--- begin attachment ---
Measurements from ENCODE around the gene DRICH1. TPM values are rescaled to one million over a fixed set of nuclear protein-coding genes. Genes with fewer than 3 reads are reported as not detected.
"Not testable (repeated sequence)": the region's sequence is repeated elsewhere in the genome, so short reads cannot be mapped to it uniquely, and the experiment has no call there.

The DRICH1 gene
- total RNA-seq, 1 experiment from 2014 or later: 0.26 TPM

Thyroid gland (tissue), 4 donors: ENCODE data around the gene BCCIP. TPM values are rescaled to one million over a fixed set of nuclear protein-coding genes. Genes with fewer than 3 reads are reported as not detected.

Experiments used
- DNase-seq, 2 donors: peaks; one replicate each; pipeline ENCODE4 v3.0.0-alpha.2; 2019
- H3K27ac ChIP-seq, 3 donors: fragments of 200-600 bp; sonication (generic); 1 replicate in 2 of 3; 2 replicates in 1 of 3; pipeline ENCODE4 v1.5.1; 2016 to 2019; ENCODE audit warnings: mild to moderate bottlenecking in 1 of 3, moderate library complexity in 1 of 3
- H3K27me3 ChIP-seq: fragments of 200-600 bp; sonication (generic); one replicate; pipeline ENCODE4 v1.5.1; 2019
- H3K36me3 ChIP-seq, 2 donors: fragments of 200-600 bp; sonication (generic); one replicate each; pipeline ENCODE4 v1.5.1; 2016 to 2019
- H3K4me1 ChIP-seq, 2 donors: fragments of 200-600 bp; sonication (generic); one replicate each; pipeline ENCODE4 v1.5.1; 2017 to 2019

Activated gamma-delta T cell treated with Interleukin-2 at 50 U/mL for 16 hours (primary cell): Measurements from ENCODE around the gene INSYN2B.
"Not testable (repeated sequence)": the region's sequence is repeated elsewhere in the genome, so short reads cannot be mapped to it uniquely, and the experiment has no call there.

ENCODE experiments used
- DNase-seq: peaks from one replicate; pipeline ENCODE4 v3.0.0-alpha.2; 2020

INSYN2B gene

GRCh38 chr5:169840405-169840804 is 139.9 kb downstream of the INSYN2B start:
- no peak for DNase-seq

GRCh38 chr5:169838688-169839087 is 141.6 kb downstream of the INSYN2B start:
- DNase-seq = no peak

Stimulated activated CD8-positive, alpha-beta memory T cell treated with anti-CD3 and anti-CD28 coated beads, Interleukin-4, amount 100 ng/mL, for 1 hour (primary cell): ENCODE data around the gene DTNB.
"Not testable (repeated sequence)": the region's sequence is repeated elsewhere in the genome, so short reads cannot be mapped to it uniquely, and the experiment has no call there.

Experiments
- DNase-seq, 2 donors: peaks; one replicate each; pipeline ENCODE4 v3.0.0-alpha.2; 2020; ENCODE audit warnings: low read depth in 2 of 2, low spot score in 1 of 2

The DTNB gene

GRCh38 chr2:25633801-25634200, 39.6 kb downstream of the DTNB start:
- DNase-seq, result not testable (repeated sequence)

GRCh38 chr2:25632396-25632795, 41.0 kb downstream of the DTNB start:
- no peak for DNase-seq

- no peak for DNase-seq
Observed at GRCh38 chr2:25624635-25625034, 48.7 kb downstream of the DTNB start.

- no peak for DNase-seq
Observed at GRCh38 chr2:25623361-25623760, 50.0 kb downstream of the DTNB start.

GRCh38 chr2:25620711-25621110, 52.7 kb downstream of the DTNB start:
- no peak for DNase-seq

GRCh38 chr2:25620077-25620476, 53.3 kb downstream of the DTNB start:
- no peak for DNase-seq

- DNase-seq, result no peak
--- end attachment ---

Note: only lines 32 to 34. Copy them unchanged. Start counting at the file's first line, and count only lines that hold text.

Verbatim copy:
- no peak for DNase-seq
Observed at GRCh38 chr2:25623361-25623760, 50.0 kb downstream of the DTNB start.

GRCh38 chr2:25620711-25621110, 52.7 kb downstream of the DTNB start: